Since I was a kid (still am at heart), I always liked sports and had played all kinds of sports: volleyball,basketball,football,handball,tennis,squash,judo,swimming, etc..so when I did my first sprint triathlon in 1995, I was in reasonable good shape and finished 8th overall. I remember coming out of the water top 3, cycling hard on my first road bike and then losing ground on the run; I ran the 5kms in 25 minutes..Since that race I carried on doing triathlon races but was not totally dedicated to our sport as I also enjoyed practicing other sports. My training schedule consisted of around 6 hours/week which made me a competitive triathlete but not a podium finisher!
It wasn’t until the summer of 2003 when I decided to do an Ironman to celebrate my 40th birthday. At that time I knew of a certain Australian guy, an Ironman Champion himself, who trains a Sheikh from the ruling family in Abu Dhabi. His name is Jason Metters and he is supposed to be very good. Sure enough, I contacted him and said I want to do Ironman New Zealand in March 2004, can you help me? And here we are today, 8 years later, thousands of hours of training , thousands of gallons of sweat, over a 100 races done of all distances and many podium finishes….and the icing on the cake is my bronze medal at the World Championship in China. This would not have been possible without the awesome coaching I have received and continue to receive, the unconditional support of my family, especially Tina, my ultimate training partner, Janey, and the amazing T2A family.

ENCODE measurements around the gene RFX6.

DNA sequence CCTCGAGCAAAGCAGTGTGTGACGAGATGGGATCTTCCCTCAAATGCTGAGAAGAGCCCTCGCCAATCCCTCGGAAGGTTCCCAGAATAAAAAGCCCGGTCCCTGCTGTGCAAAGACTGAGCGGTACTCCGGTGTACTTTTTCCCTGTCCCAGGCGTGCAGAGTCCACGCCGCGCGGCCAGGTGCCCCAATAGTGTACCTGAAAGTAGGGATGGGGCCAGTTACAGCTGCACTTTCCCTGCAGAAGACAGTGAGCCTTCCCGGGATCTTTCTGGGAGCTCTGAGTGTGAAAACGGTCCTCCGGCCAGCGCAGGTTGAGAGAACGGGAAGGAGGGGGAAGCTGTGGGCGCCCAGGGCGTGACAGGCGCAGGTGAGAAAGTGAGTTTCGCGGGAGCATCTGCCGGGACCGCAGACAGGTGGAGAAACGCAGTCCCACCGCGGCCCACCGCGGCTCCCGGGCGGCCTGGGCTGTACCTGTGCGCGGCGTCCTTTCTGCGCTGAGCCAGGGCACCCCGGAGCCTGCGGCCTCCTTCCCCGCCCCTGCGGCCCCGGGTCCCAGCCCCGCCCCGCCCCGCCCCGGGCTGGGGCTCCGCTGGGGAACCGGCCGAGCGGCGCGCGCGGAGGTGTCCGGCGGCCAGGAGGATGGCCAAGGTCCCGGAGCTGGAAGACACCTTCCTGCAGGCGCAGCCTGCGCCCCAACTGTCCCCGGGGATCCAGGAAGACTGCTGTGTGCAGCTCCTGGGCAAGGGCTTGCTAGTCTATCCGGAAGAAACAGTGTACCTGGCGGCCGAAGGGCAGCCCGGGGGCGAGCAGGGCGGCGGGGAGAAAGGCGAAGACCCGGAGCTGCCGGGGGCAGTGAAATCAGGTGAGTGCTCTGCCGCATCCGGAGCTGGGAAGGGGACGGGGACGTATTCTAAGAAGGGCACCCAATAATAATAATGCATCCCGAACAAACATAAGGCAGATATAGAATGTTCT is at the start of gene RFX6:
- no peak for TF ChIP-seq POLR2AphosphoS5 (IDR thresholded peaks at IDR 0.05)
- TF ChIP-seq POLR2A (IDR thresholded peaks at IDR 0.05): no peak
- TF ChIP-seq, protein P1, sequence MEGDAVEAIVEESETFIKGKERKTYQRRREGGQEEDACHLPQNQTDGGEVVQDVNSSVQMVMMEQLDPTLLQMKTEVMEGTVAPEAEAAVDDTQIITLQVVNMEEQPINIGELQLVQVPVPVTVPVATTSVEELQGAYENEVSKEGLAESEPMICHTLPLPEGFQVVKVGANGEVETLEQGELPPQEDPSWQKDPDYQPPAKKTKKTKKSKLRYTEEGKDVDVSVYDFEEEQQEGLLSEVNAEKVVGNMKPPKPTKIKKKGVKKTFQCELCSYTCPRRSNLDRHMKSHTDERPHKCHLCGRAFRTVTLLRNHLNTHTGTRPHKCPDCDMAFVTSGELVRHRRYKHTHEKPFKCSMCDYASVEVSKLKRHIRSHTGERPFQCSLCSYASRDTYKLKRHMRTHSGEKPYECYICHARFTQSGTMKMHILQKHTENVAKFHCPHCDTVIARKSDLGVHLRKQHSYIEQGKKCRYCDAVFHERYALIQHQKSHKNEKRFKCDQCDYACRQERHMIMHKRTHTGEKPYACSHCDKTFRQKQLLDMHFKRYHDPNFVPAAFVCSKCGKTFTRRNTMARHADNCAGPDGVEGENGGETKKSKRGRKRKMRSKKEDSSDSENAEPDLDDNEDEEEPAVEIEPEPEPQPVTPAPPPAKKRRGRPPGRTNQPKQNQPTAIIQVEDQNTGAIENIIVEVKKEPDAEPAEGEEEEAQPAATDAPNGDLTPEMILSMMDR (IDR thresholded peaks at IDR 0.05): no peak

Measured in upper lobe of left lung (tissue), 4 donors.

The overall trip was fantastic. I had the privilege to be in the company of the Westleys, Didge and Kevin, Stuart and Vic. We travelled in class, stayed at nice hotels and ate good food. In brief it was good fun. Thank you guys for looking after me.